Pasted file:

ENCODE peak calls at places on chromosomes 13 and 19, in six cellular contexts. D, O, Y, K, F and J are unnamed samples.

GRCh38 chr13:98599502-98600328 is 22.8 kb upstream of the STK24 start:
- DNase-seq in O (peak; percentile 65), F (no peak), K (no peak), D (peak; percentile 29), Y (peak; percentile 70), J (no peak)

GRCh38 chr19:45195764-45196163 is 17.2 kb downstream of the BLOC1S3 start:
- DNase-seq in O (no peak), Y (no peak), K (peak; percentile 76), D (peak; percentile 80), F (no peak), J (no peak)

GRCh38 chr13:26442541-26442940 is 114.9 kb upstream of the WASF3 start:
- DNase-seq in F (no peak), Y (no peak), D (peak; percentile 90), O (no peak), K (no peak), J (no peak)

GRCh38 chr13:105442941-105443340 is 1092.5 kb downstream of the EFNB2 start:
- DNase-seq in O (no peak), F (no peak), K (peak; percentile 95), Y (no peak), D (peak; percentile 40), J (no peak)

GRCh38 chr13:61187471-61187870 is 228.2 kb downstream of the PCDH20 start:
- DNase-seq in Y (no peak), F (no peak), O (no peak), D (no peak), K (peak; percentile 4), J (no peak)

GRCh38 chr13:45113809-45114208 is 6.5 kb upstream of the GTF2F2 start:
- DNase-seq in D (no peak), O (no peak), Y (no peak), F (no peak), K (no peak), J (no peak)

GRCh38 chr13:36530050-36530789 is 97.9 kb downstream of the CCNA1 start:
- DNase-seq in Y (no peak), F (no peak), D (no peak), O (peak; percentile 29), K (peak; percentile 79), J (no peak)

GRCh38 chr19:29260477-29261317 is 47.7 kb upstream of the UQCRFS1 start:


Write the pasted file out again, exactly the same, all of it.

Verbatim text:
ENCODE peak calls at places on chromosomes 13 and 19, in six cellular contexts. D, O, Y, K, F and J are unnamed samples.

GRCh38 chr13:98599502-98600328 is 22.8 kb upstream of the STK24 start:
- DNase-seq in O (peak; percentile 65), F (no peak), K (no peak), D (peak; percentile 29), Y (peak; percentile 70), J (no peak)

GRCh38 chr19:45195764-45196163 is 17.2 kb downstream of the BLOC1S3 start:
- DNase-seq in O (no peak), Y (no peak), K (peak; percentile 76), D (peak; percentile 80), F (no peak), J (no peak)

GRCh38 chr13:26442541-26442940 is 114.9 kb upstream of the WASF3 start:
- DNase-seq in F (no peak), Y (no peak), D (peak; percentile 90), O (no peak), K (no peak), J (no peak)

GRCh38 chr13:105442941-105443340 is 1092.5 kb downstream of the EFNB2 start:
- DNase-seq in O (no peak), F (no peak), K (peak; percentile 95), Y (no peak), D (peak; percentile 40), J (no peak)

GRCh38 chr13:61187471-61187870 is 228.2 kb downstream of the PCDH20 start:
- DNase-seq in Y (no peak), F (no peak), O (no peak), D (no peak), K (peak; percentile 4), J (no peak)

GRCh38 chr13:45113809-45114208 is 6.5 kb upstream of the GTF2F2 start:
- DNase-seq in D (no peak), O (no peak), Y (no peak), F (no peak), K (no peak), J (no peak)

GRCh38 chr13:36530050-36530789 is 97.9 kb downstream of the CCNA1 start:
- DNase-seq in Y (no peak), F (no peak), D (no peak), O (peak; percentile 29), K (peak; percentile 79), J (no peak)

GRCh38 chr19:29260477-29261317 is 47.7 kb upstream of the UQCRFS1 start: